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Logo of Phnom Penh Post newspaper Phnom Penh Post - Last gasp intervention by Sihanouk

Last gasp intervention by Sihanouk

KING Norodom Sihanouk is expected to arrive in Phnom Penh

on Monday, Oct 5, following the breakdown of Sept 29

tripartite talks to form a government.

The Chinese embassy confirmed Sihanouk's trip to Beijing

had been cancelled. "Everything has been

arranged," said one anonymous Palace source,

"he will arrive at 10:30am Monday."

Opposition delegates at the talks maintained their

parties' call to revisit the running of July's election.

They refused to acknowledge the sole CPP agenda which was

to form a coalition.

The opening of parliament has now been delayed. Sihanouk

is

expected to persuade Funcinpec dean Ieng Kieth to open it

and CPP seem to be backing on a bloc of Funcinpec MPs

falling behind the King, rather than Prince Norodom

Ranariddh, one diplomat said.

This assumes, however, that Sihanouk has a genuine desire

to see Funcinpec in a coalition subservient to Hun Sen;

one that many within the Royalist party believe would be

the end of them.

"On the Friday [Sept 25], before [Ranariddh] left

for Thailand, he told Rainsy there would be no deal with

Hun Sen," said one informed source.

The other whisper campaign around Phnom Penh is how

successful the CPP has been in buying or threatening

opposition MPs to split from their parties. CPP just need

18 to secure two-thirds of parliament and a government.

Funcinpec have long been afraid of this. Loyalists to

Ranariddh himself now isolated in Bangkok with no plans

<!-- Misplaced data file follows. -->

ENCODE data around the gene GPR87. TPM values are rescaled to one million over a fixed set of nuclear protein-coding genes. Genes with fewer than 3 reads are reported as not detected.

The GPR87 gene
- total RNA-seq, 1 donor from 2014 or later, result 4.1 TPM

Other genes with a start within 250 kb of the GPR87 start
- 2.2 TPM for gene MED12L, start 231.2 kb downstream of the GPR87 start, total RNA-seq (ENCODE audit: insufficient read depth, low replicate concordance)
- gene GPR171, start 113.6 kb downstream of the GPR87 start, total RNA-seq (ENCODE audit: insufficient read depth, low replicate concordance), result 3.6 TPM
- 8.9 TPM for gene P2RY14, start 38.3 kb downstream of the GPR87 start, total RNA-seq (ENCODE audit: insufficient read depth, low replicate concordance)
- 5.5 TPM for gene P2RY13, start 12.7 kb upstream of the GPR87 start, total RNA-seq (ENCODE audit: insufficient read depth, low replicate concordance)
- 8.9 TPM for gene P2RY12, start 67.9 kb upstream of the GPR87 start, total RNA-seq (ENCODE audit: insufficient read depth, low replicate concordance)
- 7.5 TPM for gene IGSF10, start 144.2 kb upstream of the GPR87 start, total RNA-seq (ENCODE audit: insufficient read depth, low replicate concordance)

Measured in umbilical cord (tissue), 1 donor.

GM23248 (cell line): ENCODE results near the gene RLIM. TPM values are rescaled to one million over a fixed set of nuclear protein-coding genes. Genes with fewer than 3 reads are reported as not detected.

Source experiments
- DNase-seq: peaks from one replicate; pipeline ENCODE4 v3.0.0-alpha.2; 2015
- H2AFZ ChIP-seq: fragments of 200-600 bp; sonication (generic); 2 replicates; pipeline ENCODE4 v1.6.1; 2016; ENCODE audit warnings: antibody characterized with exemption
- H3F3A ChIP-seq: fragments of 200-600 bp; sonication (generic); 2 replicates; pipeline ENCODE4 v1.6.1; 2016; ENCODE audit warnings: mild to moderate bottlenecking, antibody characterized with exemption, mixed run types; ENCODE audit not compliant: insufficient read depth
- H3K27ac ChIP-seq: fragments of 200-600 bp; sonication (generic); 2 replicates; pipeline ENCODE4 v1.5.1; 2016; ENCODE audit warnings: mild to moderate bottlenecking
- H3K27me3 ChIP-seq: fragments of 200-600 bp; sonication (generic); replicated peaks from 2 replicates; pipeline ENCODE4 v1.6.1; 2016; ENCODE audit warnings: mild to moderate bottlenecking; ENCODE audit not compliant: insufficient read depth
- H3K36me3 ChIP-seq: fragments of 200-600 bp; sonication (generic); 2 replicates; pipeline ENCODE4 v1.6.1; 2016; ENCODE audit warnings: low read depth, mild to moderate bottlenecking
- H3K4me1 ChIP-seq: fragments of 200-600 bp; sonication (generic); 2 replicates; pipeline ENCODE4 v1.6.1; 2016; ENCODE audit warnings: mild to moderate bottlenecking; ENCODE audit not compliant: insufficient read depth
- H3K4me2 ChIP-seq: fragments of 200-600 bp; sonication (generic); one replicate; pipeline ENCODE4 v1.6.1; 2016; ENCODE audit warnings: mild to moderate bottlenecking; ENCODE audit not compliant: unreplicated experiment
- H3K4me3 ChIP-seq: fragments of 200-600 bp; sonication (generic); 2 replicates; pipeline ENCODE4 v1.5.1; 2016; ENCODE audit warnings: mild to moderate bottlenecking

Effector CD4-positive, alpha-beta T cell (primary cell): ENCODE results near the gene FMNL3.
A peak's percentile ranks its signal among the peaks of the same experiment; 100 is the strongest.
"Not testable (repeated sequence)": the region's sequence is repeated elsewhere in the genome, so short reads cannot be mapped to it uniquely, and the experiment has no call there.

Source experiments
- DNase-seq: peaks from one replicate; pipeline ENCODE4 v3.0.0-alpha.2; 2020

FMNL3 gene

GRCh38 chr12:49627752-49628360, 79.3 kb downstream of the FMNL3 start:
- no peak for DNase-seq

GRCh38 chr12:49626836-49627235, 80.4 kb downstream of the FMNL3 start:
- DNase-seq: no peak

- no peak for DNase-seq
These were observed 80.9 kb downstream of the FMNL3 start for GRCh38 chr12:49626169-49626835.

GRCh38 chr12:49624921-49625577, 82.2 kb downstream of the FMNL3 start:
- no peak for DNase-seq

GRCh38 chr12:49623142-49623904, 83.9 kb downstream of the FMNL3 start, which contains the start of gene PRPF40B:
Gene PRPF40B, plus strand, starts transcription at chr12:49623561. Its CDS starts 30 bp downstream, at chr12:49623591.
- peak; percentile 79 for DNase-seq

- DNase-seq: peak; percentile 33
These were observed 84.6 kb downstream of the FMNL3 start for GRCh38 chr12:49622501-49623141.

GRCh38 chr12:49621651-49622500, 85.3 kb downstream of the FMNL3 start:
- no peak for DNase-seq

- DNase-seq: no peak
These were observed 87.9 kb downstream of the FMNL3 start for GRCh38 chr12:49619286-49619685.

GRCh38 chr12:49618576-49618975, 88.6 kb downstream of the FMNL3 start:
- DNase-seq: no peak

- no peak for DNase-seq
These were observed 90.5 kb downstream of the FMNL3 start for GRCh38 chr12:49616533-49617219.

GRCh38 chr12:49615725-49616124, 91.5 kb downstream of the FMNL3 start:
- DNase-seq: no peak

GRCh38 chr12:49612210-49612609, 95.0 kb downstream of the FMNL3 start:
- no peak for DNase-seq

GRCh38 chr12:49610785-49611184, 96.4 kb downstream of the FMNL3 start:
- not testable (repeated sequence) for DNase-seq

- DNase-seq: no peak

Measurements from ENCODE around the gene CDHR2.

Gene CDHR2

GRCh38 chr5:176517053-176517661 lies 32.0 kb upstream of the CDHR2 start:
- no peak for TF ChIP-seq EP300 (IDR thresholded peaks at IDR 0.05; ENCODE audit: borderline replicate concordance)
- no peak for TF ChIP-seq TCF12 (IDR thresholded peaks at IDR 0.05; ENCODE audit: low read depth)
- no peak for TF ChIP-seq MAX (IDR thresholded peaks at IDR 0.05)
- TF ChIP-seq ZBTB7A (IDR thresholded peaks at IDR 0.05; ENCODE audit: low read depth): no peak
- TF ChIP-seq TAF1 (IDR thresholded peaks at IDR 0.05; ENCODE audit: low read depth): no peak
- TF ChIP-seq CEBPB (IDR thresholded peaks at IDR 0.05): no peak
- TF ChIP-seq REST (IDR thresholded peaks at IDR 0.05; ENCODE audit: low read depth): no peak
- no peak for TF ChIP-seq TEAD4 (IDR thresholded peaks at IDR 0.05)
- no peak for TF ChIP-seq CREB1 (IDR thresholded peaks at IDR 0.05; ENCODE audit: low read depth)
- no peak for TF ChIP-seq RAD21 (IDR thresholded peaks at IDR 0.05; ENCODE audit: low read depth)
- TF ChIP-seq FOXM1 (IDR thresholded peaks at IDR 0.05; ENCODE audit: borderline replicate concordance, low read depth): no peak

of returning soon are comparing notes on who the probable

defectors from their party might be.

"But [Hun Sen] doesn't have enough yet, otherwise

they could all walk happily into Parliament together.

Remember, he hasn't been successful in pushing

Ranariddh," said one CPP official.

Rainsy himself is now off on an international jaunt to

drum up the sort of international pressure against the

CPP that the opposition moans is not forthcoming from

diplomats here.

"Everything is blocked... it's plain the country

cannot go on like this," said one diplomat. He added

that a senior Funcinpec official had said the party

wanted to keep up the stalemate for two months.

"This has the makings of a major institutional

crisis."

He said: "I think the King knows his

responsibility... If he left for Beijing the country

wouldn't even have a head of state, let along a

government." Sihanouk has long been postponing a

trip to Beijing for medical treatment.

Many analysts are polarized in their views those who

believe that Hun Sen is the one under pressure to achieve

a legitimate government, principally to get aid money

flowing back into his beleaguered economy; to those who

believe Ranariddh's self-imposed holiday is a

"face-saving" step for an inevitable Funcinpec

and possibly Rainsy party split.

"If Ranariddh stays in Bangkok then Funcinpec are

staying firm. If he comes back that's a bad sign for

them, it means he has to come back to prevent a

split," said one source.

Another source told the Post that the 1999 budget had not

yet been struck because 60% of it had to come from the

international community, and the government can't yet

count on that happening.

An independent source confirmed this information.

If the CPP cannot strike a coalition, Hun Sen said the

party would amend the Constitution to run the country

alone, or he would continue governing with Ung Huot.

However, he can't change the Constitution without

Funcinpec's vote, and Japan told Hun Sen in April such a

step was out of the question anyway. A Hun Sen/Huot

government would not be acceptable to international

donors.

"I can imagine a scenario of Funcinpec splitting...

Ieng Kieth and others could find that perfectly

justifiable," said one analyst. "Ieng Kieth

could not refuse the King.

"This can't go on, either politically or

economically," he said. "Hun Sen is very

calm... Ranariddh could lose everything."

"[But] it's very, very dangerous," said

another.

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